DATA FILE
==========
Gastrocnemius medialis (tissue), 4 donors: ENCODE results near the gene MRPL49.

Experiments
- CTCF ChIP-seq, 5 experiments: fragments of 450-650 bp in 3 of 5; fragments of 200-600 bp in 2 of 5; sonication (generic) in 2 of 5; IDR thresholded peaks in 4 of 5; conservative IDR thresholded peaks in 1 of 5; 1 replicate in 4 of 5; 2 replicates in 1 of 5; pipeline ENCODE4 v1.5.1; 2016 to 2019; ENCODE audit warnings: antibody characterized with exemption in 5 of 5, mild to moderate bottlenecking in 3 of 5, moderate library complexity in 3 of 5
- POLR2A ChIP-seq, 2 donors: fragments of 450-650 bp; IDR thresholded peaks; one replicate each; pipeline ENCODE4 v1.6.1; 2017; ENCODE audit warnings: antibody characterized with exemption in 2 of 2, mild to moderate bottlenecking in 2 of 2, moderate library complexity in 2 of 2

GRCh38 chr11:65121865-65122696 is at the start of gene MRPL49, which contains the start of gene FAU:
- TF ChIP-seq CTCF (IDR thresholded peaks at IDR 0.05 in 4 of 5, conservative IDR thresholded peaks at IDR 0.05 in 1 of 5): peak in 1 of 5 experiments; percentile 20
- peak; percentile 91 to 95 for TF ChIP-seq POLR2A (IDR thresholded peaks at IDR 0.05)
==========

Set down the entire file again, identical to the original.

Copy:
Gastrocnemius medialis (tissue), 4 donors: ENCODE results near the gene MRPL49.

Experiments
- CTCF ChIP-seq, 5 experiments: fragments of 450-650 bp in 3 of 5; fragments of 200-600 bp in 2 of 5; sonication (generic) in 2 of 5; IDR thresholded peaks in 4 of 5; conservative IDR thresholded peaks in 1 of 5; 1 replicate in 4 of 5; 2 replicates in 1 of 5; pipeline ENCODE4 v1.5.1; 2016 to 2019; ENCODE audit warnings: antibody characterized with exemption in 5 of 5, mild to moderate bottlenecking in 3 of 5, moderate library complexity in 3 of 5
- POLR2A ChIP-seq, 2 donors: fragments of 450-650 bp; IDR thresholded peaks; one replicate each; pipeline ENCODE4 v1.6.1; 2017; ENCODE audit warnings: antibody characterized with exemption in 2 of 2, mild to moderate bottlenecking in 2 of 2, moderate library complexity in 2 of 2

GRCh38 chr11:65121865-65122696 is at the start of gene MRPL49, which contains the start of gene FAU:
- TF ChIP-seq CTCF (IDR thresholded peaks at IDR 0.05 in 4 of 5, conservative IDR thresholded peaks at IDR 0.05 in 1 of 5): peak in 1 of 5 experiments; percentile 20
- peak; percentile 91 to 95 for TF ChIP-seq POLR2A (IDR thresholded peaks at IDR 0.05)